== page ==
How come I never get invited to attend the World Economic Forum in Davos, Switzerland? Just because Mick Jagger went to the London School of Economics doesn't mean he has a leg up on me when it comes to financial prognostication. And Derek Jeter, the big league baseball player? Or Angelina Jolie? Please.
It's interesting to note how much of what is predicted by this collection of business and government heavy-hitters just turns out to be wrong. In fact, in response to a column on this subject by Andrew Ross Sorkin in the New York Times, a former forum employee said that opposite results tended to follow what their forum's speakers had predicted. It's laughable to consider that the World Economic Forum has become a contrary indicator.
The lesson here is to caution anyone who finds themselves tempted to respond to one or more components of the vast economic matrix. Who, for example, with all the brouhaha about Greece, Spain and Italy back in 2011 would have guessed that European stocks would have gained in value by 21 percent in 2012? They outperformed U.S. averages by 5 percentage points, and our economy is experiencing a recovery.
As it turns out, the Germans have come through to support the euro using a 500 billion euro bond issue -- that works out to be about 6,000 euros for every man, woman and child in Germany. It's an expression, as well, of the resilience of world economies. Speaking of all nations, we all have problems from
More accurate than anything from the World Economic Forum is probably the word out of New Hampshire from the Institute for Trend Research or ITR Economics. While these prognosticators originally predicted a recession to begin by mid-2013 and extend into 2014, their latest U.S. leading indicator suggests that the downturn, which they are certain will happen, will not begin until after the next three quarters. I hasten to add that they predict a worldwide economic boom from 2015 until the end of the decade. Let's hope they're right.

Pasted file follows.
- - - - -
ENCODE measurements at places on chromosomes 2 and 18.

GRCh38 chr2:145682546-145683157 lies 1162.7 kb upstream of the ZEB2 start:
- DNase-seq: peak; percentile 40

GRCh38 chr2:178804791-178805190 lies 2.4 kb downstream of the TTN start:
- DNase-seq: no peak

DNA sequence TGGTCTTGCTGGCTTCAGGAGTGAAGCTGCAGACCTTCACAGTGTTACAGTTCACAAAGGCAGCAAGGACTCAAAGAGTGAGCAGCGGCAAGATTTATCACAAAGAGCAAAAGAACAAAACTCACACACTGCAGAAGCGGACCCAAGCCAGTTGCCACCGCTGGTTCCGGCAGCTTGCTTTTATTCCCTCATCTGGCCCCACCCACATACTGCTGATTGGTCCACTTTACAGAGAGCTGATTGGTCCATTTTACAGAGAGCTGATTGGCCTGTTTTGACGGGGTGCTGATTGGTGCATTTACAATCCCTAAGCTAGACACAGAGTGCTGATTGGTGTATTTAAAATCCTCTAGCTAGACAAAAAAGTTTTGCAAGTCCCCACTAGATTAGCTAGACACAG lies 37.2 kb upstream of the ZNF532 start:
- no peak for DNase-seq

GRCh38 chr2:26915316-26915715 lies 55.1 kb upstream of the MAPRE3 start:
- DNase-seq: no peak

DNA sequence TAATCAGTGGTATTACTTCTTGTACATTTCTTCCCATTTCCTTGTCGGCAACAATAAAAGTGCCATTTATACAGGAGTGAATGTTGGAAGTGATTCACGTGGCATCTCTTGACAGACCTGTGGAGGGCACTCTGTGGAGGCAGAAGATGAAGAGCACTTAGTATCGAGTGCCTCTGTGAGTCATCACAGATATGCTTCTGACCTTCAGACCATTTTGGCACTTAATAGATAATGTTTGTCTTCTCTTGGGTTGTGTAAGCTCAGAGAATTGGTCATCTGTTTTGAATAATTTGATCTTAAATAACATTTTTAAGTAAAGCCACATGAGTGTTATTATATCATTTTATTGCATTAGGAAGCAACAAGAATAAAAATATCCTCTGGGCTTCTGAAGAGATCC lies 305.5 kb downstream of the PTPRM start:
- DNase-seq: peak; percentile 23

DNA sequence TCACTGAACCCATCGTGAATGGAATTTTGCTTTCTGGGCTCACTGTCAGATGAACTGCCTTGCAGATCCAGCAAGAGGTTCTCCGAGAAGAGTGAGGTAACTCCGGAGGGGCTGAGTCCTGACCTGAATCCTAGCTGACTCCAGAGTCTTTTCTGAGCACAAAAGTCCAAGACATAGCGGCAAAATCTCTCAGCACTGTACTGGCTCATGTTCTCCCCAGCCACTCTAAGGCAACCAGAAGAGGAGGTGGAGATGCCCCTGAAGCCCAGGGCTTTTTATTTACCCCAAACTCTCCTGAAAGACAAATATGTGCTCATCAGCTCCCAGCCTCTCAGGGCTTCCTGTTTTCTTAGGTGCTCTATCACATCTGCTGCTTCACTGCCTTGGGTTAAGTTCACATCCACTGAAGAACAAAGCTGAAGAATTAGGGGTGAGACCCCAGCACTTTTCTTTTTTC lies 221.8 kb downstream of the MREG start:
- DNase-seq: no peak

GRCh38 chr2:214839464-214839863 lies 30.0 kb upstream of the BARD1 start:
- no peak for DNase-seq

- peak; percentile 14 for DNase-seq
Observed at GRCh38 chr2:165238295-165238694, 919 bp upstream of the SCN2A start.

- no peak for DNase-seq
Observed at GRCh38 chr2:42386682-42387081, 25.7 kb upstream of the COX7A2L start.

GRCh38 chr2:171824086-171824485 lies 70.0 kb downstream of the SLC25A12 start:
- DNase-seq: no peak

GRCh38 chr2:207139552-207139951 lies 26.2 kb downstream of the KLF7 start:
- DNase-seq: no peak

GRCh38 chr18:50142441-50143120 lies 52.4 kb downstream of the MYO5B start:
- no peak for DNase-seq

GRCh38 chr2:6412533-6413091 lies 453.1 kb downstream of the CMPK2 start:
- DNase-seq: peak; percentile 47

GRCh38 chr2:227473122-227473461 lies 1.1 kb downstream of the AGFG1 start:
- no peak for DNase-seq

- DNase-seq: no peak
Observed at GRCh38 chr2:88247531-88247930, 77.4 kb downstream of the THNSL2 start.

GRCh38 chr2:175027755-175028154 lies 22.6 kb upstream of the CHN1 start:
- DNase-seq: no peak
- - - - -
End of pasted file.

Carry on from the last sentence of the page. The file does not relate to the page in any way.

It's anyone's guess as to what rising house prices will do for the economy. They certainly help the job market as home building itself plus the building materials industry employs such an army of people. For what it might be worth, the peak of house prices back in 2007 represented about an 80 percent premium over what has historically been a 3 percent annual rise.
Thanks to the crash and subsequent small annual gain, we're back on track with what would have been the normal straight line of rising values if the boom had never hit. That feels healthy to me.
So let's resolve to forget about any illusions that we can seize on a piece of economic information like the fiscal cliff, the failure of Greece, or the default on U. S. government debt because of the implacable debt ceiling ... or whatever. Instead, we should just stay focused on our own goals and the financial tools that have traditionally serviced those goals over rolling 10-year periods. Looking out for No. 1 suggests that we stay in the stock and bond markets with an allocation we can live with based on historical rates of return for combinations of each.
For example, the 10-year average annual return for stocks (the S&P 500 Index) has now been 6.9 percent and this includes the market downdraft, which cost us 37 percent. The norm for the market annual average is 10 percent including reinvested dividends. Alternatively, with 60 percent bonds and 40 percent stocks, our 10-year return would have been 7.3 percent, but we only would have lost 9 percent during the 2008 year of the crash.
Keeping these longer-term performance stats in mind, and investing accordingly, is far more constructive than any hopeless attempt to discern the meaning of single economic components. Those self-styled economic experts who migrate to Davos like so many Monarch butterflies don't know any more than you do.
Stephen J. Butler is CEO of Pension Dynamics. Contact him at 925-956-0506 or email@example.com.